Youth, Volunteerism and Sustainability by Ananya S Guha SignUp
Boloji.com

Channels

In Focus

 
Analysis
Cartoons
Education
Environment
Opinion
Photo Essays
 
 

Columns

 
A Bystander's Diary
Business
Random Thoughts
 
 

Our Heritage

 
Architecture
Astrology
Ayurveda
Buddhism
Cinema
Culture
Festivals
Hinduism
History
People
Places
Sikhism
Spirituality
 
 

Society & Lifestyle

 
Health
Parenting
Perspective
Recipes
Society
Teens
Women
 
 

Creative Writings

 
Book Reviews
Computing
Ghalib's Corner
Humor
Individuality
Literary Shelf
Love Letters
Memoirs
Quotes
Stories
Travelogues
Workshop
 
 
Opinion Share This Page
Youth, Volunteerism and Sustainability
by Ananya S Guha Bookmark and Share
The Millenium Development goals ( MDGs) of  the UN as enunciated in the Rio + 20 meet in 1992, followed by subsequent meets emphasized on an eight point charter. These included mitigating or wiping out maternal mortality, child mortality, ensuring primary education to all,  ensuring sustainable livelihoods, environmental protection and collaborative networking among nations, the south south dialogue, the north south dialogue etc. The documents pertaining to the MDGs speak of development across nations, with special emphasis on the third world and island nations.

The entire focus is on developmental goals, and eradication of hunger and poverty, through sustainable means.

The term sustainablity has been in currency since the last decade or so. Initially used, to denote environmental protection, the word is now veered to meaning continual or continuous, development. If poverty and hunger are not banished in the world, one cannot think of  moderate living conditions, let alone education and livelihood. If people in some countries still continue to subsist on less than a dollar a day, there is an yawning divide, to put it mildly between the rich and the poor. There is no use of  talking about the digital divide in such alien contexts. And, also education. Education can come only when there is some restoration of  physical and mental health.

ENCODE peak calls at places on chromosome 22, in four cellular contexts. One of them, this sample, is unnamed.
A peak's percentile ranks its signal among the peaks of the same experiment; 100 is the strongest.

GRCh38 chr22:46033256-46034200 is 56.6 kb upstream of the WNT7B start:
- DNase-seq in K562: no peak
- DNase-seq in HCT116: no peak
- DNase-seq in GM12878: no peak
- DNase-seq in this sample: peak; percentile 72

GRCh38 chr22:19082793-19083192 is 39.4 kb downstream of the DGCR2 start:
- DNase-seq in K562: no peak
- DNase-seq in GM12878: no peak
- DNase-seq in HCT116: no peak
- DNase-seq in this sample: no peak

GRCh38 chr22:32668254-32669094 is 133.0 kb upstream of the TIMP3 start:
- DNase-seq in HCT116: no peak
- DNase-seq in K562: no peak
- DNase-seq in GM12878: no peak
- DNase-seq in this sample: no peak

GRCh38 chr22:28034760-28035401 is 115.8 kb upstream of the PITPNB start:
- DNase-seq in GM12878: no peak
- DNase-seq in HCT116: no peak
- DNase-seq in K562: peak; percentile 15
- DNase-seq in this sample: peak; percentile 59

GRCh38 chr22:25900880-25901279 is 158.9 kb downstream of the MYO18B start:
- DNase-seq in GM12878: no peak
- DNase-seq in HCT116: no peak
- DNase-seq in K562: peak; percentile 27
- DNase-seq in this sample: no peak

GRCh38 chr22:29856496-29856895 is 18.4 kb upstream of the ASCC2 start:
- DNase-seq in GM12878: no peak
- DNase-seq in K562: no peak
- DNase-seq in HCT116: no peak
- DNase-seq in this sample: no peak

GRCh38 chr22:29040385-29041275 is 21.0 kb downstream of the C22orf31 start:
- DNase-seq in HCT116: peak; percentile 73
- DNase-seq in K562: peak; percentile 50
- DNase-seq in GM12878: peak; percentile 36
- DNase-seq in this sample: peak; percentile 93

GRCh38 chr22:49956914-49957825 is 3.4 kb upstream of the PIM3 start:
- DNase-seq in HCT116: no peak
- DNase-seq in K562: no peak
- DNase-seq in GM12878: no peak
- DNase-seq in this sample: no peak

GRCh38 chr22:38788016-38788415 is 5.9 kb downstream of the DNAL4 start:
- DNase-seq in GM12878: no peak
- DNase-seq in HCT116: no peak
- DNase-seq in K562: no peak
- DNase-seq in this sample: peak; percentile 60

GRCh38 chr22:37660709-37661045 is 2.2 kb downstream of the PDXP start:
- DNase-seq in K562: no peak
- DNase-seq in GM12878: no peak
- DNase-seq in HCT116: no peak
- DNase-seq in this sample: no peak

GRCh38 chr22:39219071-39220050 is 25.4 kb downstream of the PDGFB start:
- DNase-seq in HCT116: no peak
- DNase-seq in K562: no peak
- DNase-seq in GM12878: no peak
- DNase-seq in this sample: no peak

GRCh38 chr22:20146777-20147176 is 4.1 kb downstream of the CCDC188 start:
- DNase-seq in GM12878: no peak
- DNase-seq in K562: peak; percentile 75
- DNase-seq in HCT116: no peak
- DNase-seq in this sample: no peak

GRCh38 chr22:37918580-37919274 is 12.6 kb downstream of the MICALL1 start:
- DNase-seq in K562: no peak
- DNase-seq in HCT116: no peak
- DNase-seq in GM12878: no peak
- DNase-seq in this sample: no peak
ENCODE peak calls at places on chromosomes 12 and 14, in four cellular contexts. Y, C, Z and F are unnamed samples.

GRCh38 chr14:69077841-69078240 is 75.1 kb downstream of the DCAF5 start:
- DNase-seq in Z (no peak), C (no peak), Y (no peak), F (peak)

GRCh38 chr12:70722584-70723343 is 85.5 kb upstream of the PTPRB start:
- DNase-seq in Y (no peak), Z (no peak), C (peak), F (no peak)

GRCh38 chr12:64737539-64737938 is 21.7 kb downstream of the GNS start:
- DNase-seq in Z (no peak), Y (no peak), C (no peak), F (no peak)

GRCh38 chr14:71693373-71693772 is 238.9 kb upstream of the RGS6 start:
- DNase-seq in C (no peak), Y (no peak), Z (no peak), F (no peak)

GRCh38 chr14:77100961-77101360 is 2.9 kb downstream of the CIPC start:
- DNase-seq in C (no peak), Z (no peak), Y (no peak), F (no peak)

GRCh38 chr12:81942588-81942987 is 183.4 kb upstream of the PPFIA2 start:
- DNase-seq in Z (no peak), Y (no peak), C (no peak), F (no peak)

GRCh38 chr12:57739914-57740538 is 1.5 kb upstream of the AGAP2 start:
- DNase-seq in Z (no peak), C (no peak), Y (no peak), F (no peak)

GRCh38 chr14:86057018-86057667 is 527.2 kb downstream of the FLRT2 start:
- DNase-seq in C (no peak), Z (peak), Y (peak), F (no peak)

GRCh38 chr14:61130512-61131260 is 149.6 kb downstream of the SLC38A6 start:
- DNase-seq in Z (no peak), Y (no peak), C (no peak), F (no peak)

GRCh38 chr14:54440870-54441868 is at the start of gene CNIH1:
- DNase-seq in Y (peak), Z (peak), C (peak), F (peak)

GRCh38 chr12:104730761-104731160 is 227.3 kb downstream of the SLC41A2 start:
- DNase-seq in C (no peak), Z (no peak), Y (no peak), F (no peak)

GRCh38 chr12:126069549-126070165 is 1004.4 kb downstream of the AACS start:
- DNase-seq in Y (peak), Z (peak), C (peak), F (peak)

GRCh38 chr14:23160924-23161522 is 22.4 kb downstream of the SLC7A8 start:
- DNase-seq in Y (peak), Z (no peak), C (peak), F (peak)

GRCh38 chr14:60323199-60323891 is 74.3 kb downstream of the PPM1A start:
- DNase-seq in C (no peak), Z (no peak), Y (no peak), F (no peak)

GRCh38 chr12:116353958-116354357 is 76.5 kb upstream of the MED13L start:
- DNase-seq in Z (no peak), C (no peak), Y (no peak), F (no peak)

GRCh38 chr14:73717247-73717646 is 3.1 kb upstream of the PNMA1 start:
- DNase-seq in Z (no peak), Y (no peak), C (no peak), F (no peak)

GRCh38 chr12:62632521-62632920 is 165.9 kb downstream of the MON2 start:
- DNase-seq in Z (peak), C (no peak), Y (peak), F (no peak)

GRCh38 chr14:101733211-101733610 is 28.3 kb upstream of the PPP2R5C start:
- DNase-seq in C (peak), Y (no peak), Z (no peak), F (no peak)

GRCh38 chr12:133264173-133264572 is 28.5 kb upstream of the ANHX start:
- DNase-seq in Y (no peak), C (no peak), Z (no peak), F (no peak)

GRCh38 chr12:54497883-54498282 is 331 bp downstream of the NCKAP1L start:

To crtique the MDGs document(s) and there are plenty of them with committees being instituted by the UN is an enormity of tasks, because the entire task is not country centred individually, but has global concerns, taking into cognisance the entire world. So although we boast of the world as a global village, we are also talking in the same breath of community and indigeneous issues and cultures. How can education, child mortality, abysmal rates of  primary education be eradicated at the same time all over the world.? How can hunger and poverty be substantially improved especially in the developing nations?

However as one leafs through the documents, one comes across scattered references to indigeneous cultures, ICT development, training, vocational education, skills, disaster mitigation, environment protection, culture , community centres, livelihoods  etc. These although  scattered in reference are key expressions for holistic development of communities and cultures. The entire issue has to be seen in devolution, in fractured process at the micro levels, rather than the macro.